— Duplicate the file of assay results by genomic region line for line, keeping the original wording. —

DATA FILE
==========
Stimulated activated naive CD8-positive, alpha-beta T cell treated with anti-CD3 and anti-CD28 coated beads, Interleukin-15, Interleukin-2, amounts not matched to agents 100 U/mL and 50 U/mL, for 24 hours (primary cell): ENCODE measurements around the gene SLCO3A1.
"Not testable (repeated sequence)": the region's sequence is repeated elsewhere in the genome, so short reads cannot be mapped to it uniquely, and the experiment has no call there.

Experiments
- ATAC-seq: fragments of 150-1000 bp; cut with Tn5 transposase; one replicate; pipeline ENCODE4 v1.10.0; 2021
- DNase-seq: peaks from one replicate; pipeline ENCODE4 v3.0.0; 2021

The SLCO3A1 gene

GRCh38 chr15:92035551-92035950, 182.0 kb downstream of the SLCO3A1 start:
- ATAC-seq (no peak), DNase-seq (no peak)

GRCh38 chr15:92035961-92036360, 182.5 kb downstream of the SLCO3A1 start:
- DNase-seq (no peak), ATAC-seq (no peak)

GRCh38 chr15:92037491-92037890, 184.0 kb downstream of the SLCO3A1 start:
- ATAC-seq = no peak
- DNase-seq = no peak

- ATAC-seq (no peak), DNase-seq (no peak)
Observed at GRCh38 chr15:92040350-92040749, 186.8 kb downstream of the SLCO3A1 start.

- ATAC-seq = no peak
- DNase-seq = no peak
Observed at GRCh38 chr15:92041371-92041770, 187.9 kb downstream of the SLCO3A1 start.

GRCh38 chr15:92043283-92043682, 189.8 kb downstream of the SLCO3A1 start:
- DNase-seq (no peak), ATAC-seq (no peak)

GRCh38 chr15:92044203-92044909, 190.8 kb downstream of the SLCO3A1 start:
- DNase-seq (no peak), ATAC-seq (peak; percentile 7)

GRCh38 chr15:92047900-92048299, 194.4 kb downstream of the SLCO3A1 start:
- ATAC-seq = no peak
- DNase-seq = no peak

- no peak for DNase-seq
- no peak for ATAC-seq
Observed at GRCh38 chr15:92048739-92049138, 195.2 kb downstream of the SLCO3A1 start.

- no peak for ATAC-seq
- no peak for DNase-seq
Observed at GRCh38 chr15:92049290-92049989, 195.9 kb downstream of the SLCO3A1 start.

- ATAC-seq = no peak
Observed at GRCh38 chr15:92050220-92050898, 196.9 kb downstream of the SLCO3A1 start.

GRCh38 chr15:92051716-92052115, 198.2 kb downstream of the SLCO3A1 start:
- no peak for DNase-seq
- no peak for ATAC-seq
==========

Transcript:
Stimulated activated naive CD8-positive, alpha-beta T cell treated with anti-CD3 and anti-CD28 coated beads, Interleukin-15, Interleukin-2, amounts not matched to agents 100 U/mL and 50 U/mL, for 24 hours (primary cell): ENCODE measurements around the gene SLCO3A1.
"Not testable (repeated sequence)": the region's sequence is repeated elsewhere in the genome, so short reads cannot be mapped to it uniquely, and the experiment has no call there.

Experiments
- ATAC-seq: fragments of 150-1000 bp; cut with Tn5 transposase; one replicate; pipeline ENCODE4 v1.10.0; 2021
- DNase-seq: peaks from one replicate; pipeline ENCODE4 v3.0.0; 2021

The SLCO3A1 gene

GRCh38 chr15:92035551-92035950, 182.0 kb downstream of the SLCO3A1 start:
- ATAC-seq (no peak), DNase-seq (no peak)

GRCh38 chr15:92035961-92036360, 182.5 kb downstream of the SLCO3A1 start:
- DNase-seq (no peak), ATAC-seq (no peak)

GRCh38 chr15:92037491-92037890, 184.0 kb downstream of the SLCO3A1 start:
- ATAC-seq = no peak
- DNase-seq = no peak

- ATAC-seq (no peak), DNase-seq (no peak)
Observed at GRCh38 chr15:92040350-92040749, 186.8 kb downstream of the SLCO3A1 start.

- ATAC-seq = no peak
- DNase-seq = no peak
Observed at GRCh38 chr15:92041371-92041770, 187.9 kb downstream of the SLCO3A1 start.

GRCh38 chr15:92043283-92043682, 189.8 kb downstream of the SLCO3A1 start:
- DNase-seq (no peak), ATAC-seq (no peak)

GRCh38 chr15:92044203-92044909, 190.8 kb downstream of the SLCO3A1 start:
- DNase-seq (no peak), ATAC-seq (peak; percentile 7)

GRCh38 chr15:92047900-92048299, 194.4 kb downstream of the SLCO3A1 start:
- ATAC-seq = no peak
- DNase-seq = no peak

- no peak for DNase-seq
- no peak for ATAC-seq
Observed at GRCh38 chr15:92048739-92049138, 195.2 kb downstream of the SLCO3A1 start.

- no peak for ATAC-seq
- no peak for DNase-seq
Observed at GRCh38 chr15:92049290-92049989, 195.9 kb downstream of the SLCO3A1 start.

- ATAC-seq = no peak
Observed at GRCh38 chr15:92050220-92050898, 196.9 kb downstream of the SLCO3A1 start.

GRCh38 chr15:92051716-92052115, 198.2 kb downstream of the SLCO3A1 start:
- no peak for DNase-seq
- no peak for ATAC-seq